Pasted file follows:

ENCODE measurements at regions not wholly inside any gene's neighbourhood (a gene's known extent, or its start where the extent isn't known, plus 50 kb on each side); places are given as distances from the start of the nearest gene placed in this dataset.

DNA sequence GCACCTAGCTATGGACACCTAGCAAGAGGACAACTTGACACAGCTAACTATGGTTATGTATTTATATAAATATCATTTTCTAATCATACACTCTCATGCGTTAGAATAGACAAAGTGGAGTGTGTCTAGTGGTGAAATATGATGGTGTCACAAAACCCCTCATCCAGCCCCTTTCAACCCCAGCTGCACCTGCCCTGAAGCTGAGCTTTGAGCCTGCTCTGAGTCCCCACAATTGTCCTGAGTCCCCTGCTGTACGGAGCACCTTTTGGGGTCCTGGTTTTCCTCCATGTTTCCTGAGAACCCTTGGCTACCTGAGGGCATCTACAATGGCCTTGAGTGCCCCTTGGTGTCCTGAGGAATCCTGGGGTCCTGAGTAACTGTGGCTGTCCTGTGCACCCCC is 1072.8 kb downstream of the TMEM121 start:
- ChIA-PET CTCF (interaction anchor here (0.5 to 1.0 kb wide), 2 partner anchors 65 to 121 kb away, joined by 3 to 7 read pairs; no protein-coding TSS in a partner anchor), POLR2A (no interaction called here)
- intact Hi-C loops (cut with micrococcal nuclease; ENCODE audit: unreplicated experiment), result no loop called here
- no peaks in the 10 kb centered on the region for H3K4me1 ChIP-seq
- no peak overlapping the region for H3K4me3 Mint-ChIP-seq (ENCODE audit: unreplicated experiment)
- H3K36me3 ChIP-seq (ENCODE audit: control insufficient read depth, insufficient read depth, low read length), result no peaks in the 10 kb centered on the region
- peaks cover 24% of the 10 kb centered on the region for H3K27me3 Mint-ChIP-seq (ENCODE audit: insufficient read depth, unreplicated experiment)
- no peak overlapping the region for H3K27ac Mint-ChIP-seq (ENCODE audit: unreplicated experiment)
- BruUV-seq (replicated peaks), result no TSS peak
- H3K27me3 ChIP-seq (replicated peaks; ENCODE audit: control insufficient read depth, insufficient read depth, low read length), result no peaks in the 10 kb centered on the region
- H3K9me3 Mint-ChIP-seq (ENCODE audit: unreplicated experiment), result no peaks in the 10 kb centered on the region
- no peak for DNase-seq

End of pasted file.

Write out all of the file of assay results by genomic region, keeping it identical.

ENCODE measurements at regions not wholly inside any gene's neighbourhood (a gene's known extent, or its start where the extent isn't known, plus 50 kb on each side); places are given as distances from the start of the nearest gene placed in this dataset.

DNA sequence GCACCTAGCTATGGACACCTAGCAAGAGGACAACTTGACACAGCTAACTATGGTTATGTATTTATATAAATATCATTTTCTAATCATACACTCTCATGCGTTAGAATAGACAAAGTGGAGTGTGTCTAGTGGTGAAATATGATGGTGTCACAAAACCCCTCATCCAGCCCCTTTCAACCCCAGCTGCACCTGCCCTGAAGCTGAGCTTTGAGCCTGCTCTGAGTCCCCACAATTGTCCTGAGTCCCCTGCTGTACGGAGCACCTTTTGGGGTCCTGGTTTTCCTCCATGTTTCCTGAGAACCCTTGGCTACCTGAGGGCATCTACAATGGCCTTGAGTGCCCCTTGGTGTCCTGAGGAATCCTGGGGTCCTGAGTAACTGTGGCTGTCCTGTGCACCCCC is 1072.8 kb downstream of the TMEM121 start:
- ChIA-PET CTCF (interaction anchor here (0.5 to 1.0 kb wide), 2 partner anchors 65 to 121 kb away, joined by 3 to 7 read pairs; no protein-coding TSS in a partner anchor), POLR2A (no interaction called here)
- intact Hi-C loops (cut with micrococcal nuclease; ENCODE audit: unreplicated experiment), result no loop called here
- no peaks in the 10 kb centered on the region for H3K4me1 ChIP-seq
- no peak overlapping the region for H3K4me3 Mint-ChIP-seq (ENCODE audit: unreplicated experiment)
- H3K36me3 ChIP-seq (ENCODE audit: control insufficient read depth, insufficient read depth, low read length), result no peaks in the 10 kb centered on the region
- peaks cover 24% of the 10 kb centered on the region for H3K27me3 Mint-ChIP-seq (ENCODE audit: insufficient read depth, unreplicated experiment)
- no peak overlapping the region for H3K27ac Mint-ChIP-seq (ENCODE audit: unreplicated experiment)
- BruUV-seq (replicated peaks), result no TSS peak
- H3K27me3 ChIP-seq (replicated peaks; ENCODE audit: control insufficient read depth, insufficient read depth, low read length), result no peaks in the 10 kb centered on the region
- H3K9me3 Mint-ChIP-seq (ENCODE audit: unreplicated experiment), result no peaks in the 10 kb centered on the region
- no peak for DNase-seq